If my childhood dragged any longer than it did, it wouldn't have been so memorable and joyful. Just as each season has its beauty, each stage of life has its own. There would have been no joy in spring if it weren't for winter; winter wouldn't have been a relief unless it came after the scorching summer. After all, it is us who have given names to these stages in life. The march of change and time is unstoppable. I live with a condition known as Synaesthesia. Essentially what it means is that my brain processes events and experiences in a slightly different way. For instance, it automatically associates quantities with colours, places with taste, and makes me experience time in spacial term and so on. This makes me view any period of time as a vivid multi-dimensional event wherever these events have developed strong associations that have then been embedded deep in my mind. I think it just enriches my experience of reliving my childhood in my memories now. Would I like to relive it in reality though? No. I wish, however, that I am able to pass on this experience to other children, whoever's they are.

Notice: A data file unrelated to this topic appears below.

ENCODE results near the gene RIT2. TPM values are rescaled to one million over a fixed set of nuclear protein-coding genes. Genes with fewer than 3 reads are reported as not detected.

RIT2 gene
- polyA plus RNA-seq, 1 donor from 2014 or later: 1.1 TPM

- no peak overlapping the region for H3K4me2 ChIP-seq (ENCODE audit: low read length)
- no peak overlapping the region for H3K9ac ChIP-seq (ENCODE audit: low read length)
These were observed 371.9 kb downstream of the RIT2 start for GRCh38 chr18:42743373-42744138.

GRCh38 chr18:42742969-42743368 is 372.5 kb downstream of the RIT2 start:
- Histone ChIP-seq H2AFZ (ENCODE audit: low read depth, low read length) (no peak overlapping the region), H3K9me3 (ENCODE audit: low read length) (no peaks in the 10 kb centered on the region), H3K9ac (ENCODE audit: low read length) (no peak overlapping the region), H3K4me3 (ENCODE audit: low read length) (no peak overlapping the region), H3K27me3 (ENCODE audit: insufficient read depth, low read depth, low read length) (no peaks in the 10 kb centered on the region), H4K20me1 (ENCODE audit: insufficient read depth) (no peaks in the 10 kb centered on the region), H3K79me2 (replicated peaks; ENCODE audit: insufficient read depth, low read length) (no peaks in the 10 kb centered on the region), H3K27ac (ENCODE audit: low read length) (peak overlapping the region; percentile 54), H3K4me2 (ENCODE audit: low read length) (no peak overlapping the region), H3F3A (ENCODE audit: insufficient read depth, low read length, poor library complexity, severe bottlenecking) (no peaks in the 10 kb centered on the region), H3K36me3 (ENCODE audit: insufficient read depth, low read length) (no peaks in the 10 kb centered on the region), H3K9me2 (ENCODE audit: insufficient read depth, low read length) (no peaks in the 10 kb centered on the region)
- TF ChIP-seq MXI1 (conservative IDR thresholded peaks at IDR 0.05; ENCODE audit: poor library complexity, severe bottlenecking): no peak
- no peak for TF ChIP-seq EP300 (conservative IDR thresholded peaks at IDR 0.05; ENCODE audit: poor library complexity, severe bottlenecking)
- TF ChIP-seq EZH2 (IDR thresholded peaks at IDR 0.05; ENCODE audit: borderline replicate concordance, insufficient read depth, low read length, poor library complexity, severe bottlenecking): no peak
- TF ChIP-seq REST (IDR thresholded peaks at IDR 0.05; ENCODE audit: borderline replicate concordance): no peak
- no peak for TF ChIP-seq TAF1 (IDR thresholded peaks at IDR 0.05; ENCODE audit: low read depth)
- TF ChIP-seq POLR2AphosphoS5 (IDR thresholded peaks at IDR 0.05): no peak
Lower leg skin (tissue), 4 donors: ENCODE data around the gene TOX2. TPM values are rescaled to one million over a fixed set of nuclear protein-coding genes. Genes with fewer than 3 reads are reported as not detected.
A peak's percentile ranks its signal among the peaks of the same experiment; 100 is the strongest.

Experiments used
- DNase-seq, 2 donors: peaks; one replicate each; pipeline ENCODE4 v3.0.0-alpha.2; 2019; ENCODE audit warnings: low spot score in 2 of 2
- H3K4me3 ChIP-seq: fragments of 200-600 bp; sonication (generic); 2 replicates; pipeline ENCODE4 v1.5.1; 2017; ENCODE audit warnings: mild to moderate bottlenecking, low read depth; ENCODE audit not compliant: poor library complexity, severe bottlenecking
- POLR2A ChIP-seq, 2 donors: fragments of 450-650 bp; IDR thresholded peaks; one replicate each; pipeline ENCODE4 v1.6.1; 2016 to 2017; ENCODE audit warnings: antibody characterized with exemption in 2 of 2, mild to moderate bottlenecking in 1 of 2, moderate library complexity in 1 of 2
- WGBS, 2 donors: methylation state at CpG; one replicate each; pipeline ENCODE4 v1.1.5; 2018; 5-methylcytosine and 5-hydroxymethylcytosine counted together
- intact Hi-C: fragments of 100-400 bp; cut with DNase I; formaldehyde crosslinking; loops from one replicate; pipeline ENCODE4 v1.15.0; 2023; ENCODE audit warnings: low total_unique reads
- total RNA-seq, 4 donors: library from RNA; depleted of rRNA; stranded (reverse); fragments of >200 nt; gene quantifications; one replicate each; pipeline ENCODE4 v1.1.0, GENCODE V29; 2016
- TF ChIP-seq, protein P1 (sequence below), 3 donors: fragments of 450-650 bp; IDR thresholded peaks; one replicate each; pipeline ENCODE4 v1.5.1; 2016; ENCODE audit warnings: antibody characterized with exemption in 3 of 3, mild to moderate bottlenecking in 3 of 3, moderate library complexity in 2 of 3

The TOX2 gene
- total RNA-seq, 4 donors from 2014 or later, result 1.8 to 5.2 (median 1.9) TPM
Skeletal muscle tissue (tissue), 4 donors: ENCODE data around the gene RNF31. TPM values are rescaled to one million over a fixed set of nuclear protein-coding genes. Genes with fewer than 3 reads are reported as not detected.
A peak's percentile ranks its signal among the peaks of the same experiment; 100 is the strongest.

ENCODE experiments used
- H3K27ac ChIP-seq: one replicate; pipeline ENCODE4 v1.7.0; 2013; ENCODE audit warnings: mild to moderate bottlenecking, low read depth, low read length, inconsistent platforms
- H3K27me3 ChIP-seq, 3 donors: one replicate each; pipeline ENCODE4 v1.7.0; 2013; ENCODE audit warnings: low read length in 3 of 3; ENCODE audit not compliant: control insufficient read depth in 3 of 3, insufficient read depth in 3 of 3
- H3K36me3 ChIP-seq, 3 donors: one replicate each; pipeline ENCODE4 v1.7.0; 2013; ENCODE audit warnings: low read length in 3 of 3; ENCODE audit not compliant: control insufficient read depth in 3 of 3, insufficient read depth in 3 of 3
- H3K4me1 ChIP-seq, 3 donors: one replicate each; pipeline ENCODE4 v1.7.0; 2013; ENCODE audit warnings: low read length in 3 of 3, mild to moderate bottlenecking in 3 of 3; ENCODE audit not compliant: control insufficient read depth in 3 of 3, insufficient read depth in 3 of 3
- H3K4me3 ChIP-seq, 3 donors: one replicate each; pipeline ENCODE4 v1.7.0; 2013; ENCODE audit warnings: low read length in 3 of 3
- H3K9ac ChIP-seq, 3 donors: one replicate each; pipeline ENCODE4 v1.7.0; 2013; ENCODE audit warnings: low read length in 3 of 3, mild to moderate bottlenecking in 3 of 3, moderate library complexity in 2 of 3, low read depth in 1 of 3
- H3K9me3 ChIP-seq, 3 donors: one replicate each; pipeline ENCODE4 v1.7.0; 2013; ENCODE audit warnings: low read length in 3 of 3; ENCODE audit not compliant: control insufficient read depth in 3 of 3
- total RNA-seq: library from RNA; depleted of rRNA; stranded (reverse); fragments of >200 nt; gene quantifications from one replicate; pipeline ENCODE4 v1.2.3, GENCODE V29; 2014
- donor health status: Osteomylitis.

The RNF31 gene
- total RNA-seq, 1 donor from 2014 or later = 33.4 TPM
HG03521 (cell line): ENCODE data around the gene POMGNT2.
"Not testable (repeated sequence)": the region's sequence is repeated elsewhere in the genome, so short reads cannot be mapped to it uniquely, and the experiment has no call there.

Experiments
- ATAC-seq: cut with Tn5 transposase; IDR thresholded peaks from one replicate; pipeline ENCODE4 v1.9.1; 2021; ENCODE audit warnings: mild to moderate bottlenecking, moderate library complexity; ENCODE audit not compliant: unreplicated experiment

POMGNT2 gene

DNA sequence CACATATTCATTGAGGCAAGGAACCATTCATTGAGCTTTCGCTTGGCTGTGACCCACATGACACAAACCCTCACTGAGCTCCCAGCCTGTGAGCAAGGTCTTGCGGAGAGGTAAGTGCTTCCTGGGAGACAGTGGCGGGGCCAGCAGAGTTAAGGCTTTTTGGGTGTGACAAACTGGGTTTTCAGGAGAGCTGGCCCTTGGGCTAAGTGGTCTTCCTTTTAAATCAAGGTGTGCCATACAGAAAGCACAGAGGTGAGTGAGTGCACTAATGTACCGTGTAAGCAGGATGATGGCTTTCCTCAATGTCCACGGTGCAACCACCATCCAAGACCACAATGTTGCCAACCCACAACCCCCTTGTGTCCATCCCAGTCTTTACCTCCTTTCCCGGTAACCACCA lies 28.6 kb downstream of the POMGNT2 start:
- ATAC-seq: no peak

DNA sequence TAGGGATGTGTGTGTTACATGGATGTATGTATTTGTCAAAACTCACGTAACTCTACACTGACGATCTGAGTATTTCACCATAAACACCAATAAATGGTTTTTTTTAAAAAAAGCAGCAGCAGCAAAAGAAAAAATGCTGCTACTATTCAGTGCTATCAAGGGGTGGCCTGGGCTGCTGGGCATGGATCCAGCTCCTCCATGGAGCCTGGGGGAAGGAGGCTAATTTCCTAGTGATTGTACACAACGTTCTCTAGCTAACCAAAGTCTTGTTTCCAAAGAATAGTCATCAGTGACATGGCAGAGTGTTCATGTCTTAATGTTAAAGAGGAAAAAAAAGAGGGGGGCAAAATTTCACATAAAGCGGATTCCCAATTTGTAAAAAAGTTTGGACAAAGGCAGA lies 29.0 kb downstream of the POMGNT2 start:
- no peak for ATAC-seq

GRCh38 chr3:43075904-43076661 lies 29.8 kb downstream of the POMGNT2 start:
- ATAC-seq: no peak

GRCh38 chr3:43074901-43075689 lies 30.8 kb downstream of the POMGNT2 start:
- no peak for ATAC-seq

The truth is whole, but at the same time multi-faceted. Each side we see is complete in its own right. It is only now when I look back, am I able to appreciate the entire picture in a much more holistic manner. Time is far from linear, and it only takes a slight change in perspective to see this continuity through the different themes of our life as the common thread connecting each experience with the other. The child in us never really dies. We are all curious creatures at heart, ever desiring more experiences, avenues to more fully express our creativity, opportunities to spread love and happiness. That is what children do all the time. They make everyone smile. Time and social conditionings simply add layers upon layers of thick dust on our personalities which make us more and more hesitant to let that child come out and play freely in this wonderful world. All it takes to let this child out is re-emergence of that innocence which we have lost somewhere along down the alleyways of time. Young or old, we are really just children of different age, each group having their own fancy games. Younger ones call it toys and crayons, older ones call it money, work and responsibilities. Most are born without a clue, and most die without a clue. Everything in between usually fades away.